With his re-election all sown up, Mr Baleni is now poised to tackle Numsa over membership, sources say. The two unions often clash about representi­ng workers in the industries in which they operate.

It is a numbers game and a battle for control of Cosatu. The NUM congress resolved to compel Cosatu to aid it in having about 7 000 members — employed at Eskom and organised by Numsa — returned to the mining union, from Numsa. Mr Baleni said Numsa had even begun recruiting workers from the mining and constructi­on sectors — which is solid NUM terrain.

Delegates at the NUM’s four-day congress told of regional leaders who had lost out in elections being spotted recruiting for Numsa.

“Not only is Numsa not handing over membership but starting to recruit in pure mining and also in constructi­on. That’s hardening attitudes,” said Mr Baleni.

Delegates mandated the NUM’s national executive committee to deal with the matter. One of the options it would explore is forcing Cosatu to intervene by threatenin­g to withhold the NUM’s subscripti­on fees. Unions pay a monthly subscripti­on to be affiliated to Cosatu, and that of the NUM is R800 000. It is one of the wealthiest unions in the country.

Mr Baleni said its current total savings stood at R220m and it had amassed R134,4m in reserves over the past three years.

The reserves would be used to “cushion” the union in case of a dramatic loss of membership, he said.

However, Mr Baleni said, the national executive committee would have to weigh its options carefully, as withholdin­g subscripti­on fees may have constituti­onal implicatio­ns for the union.

Mr Vavi, as organisati­onal head, is likely to be tasked with ironing out the matter. This would place him in a tight corner, given his proximity to Mr Jim.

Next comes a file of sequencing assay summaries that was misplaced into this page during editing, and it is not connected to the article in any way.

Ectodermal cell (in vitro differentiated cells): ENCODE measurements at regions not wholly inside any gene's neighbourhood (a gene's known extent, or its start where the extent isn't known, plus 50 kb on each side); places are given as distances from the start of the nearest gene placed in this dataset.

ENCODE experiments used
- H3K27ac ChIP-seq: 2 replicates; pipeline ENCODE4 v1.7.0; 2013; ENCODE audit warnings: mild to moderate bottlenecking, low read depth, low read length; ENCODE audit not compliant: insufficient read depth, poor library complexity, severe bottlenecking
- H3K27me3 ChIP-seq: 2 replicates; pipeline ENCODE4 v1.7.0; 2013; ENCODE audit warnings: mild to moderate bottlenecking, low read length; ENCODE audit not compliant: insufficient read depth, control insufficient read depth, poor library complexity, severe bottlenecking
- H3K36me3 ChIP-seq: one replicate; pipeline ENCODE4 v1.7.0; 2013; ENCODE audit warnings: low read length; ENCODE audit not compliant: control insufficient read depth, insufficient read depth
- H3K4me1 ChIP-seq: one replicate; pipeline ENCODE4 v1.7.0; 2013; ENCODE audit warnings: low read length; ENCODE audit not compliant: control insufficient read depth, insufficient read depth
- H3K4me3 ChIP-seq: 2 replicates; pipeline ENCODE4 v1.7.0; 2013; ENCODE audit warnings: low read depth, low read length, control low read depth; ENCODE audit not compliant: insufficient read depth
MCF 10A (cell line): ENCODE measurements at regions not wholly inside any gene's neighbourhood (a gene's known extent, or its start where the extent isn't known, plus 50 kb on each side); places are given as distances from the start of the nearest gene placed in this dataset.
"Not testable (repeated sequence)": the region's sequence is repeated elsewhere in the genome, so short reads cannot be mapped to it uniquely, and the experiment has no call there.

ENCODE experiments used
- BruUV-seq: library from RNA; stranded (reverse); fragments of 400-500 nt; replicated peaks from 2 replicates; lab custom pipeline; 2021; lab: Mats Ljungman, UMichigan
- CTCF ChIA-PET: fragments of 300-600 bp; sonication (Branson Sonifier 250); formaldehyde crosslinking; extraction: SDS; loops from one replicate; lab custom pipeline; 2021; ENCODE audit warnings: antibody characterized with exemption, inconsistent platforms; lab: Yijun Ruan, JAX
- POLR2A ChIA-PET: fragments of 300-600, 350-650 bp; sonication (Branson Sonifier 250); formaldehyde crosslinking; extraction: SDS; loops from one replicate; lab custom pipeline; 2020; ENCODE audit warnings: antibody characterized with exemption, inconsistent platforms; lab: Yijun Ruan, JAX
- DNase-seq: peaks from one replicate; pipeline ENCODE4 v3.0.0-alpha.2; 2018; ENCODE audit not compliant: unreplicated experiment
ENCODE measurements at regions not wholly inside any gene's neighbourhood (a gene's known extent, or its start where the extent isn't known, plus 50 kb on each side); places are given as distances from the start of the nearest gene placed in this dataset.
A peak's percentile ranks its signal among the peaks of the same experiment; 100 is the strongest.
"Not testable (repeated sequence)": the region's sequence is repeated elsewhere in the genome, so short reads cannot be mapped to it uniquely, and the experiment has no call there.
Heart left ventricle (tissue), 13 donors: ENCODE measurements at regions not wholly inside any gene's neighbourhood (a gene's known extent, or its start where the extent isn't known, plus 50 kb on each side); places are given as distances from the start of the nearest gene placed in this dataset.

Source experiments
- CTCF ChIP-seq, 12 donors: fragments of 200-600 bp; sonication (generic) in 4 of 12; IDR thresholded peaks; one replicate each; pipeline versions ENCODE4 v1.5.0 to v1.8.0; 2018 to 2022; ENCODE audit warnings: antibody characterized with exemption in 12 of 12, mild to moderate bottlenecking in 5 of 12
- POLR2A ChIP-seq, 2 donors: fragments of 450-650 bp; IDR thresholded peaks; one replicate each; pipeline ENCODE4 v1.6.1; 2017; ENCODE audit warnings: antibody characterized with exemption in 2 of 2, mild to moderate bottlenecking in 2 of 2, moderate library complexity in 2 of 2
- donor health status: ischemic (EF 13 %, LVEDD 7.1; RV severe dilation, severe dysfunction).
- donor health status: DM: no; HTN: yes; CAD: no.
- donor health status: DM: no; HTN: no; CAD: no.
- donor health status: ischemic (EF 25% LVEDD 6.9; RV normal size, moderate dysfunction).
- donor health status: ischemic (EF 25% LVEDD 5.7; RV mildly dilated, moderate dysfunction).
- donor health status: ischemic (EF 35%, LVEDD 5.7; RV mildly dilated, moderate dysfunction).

Numsa and the NUM historical­ly have been at odds with one another over their posture towards politics, with Numsa often labelled as a “workerist” union — a term for a narrowly focused union — which is more removed from political parties in the ruling alliance.

The NUM is historical­ly close to the parties, with its top leadership — president Senzeni Zokwana and Mr Baleni — on the SACP’s central committee.

The NUM has provided a powerful platform to catapult the political careers of its general secretarie­s — former ANC secretary-general Cyril Ramaphosa, current secretaryg­eneral Gwede Mantashe, and ANC deputy president Kgalema Motlanthe all held the position at one time or another.

“If you can run the NUM and lead this complex organisati­on, you are tested in many forms, you have to be a shrewd administra­tor, you have to be a financial accountant, you have to be a legal person, you have to be a negotiator, you have to be a politician at the same time, so it’s a platform that makes you rounded and if you can’t learn in this office, you will never learn,” Mr Baleni said on the sidelines of the congress last week.

A loss for Mr Baleni, and a victory for his challenger Oupa Komane would have been ideal for Mr Vavi, says a union source.

It would have given him control of the biggest union, allowing him to direct Cosatu in his own way, especially as they head towards the ANC’s leadership conference in December. With Sam Mkokeli